All too soon it was time to go up. Everyone on the boat was an experienced diver, but our small lady lungs meant Heather and I lasted the longest, and I loved that Kaimana Divers didn’t pressure us to come up with the others when we still had air in our tanks. Which meant we had the privacy to enjoy the most hilarious safety stop I’ve ever experienced. Two girls, two cameras and an underwater slate — let’s just say I had a few brief moments where I wondered if it was possible to die from laughing underwater.
And just as we were about to ascend, we were bid farewell by an endless school of banner butterflyfish — again, the largest I had ever seen. Watching them was like an optical illusion come to life — it was the perfect finale to a beautiful dive.
After a snack-filled surface interval, we were off to our second dive site, Nautilus Reef. For those of you who aren’t divers, all these various stops and intervals we take are to let nitrogen decompress from the body slowly and safely to avoid the dreaded “bends” — also known as decompression sickness.
Nautilus Reef is a shallow site with a maximum depth of 50ft. We were sad to learn that the site is named not for an abundance of nautilus (though I did see one at the Waikiki Aquarium!) but rather for a similarly named glass bottom boat that used to patrol the area. Still, there was other sealife to spot.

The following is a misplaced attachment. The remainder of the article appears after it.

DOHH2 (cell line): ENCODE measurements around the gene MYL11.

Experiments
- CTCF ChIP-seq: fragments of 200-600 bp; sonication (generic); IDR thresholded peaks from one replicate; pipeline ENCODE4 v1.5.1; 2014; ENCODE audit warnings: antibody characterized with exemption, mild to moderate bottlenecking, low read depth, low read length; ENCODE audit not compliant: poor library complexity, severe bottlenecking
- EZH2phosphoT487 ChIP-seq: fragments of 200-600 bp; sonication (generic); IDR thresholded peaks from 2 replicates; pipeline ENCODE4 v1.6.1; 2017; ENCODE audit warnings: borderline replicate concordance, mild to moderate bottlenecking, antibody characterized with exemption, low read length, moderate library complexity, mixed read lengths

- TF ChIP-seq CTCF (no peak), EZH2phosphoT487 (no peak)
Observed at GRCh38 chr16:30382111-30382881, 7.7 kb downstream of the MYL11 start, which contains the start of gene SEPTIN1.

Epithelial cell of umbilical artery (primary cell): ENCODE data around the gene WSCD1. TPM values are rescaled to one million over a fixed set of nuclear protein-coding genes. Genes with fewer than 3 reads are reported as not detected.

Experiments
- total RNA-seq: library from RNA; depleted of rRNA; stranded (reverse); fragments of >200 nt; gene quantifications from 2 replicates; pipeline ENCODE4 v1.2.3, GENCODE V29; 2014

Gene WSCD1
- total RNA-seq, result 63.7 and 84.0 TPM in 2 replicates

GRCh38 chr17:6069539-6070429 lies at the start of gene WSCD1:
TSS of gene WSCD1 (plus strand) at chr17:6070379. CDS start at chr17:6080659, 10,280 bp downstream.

Photo by Heather Holt
The reefs were relatively healthy and colorful, but visibility was a little cloudy. Supposedly, small reef sharks and rays are often spotted here, though our dive was more about the small stuff.
My favorite finds of the dive were a shy octopus, two nudibranchs saying “hi!” and a spotted eel that blended beautifully into the coral.
So how did Heather’s fears about the water temperature hold up? Well, she was still freezing under her 15mm of neoprene, but I think that girl is crazy (love you Hez!) Water temperatures in Oahu range from 71-79 degrees and I felt fine in a 3mm shorty over a bodysuit. It’s not the Caribbean, but its comfortable.
Our temperature discrepancies aside, we both enjoyed diving with Kaimana Divers. While they teach courses at all levels, we enjoyed being on a small charter with other experienced divers. The boat and gear were in top condition and the staff were friendly. Best of all, they offer a very small and personal experience at the same price as the big busier boats — $99 for a two tank boat dive. And don’t forget to always tip your dive crew!
My goal was to dive on each Hawaiian island I visited, and Oahu was a great start! I loved the sensation of city diving — descending right off the shore from downtown Honolulu. And while our reef dive was average, it was more than made up for by the spectacular first dive. Wreck diving is the real star here, and you’d be crazy to leave Oahu without diving it a try!
Photos by Heather Holt
Have you been wreck diving before? Which photo is your favorite? Leave me a note in the comments!
Many thanks to Kaimana Divers for extending a discount to us. As always, all thoughts and opinions are my own.